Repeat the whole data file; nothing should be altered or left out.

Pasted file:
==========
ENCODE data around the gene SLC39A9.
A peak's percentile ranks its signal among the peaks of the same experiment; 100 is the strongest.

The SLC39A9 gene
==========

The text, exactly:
ENCODE data around the gene SLC39A9.
A peak's percentile ranks its signal among the peaks of the same experiment; 100 is the strongest.

The SLC39A9 gene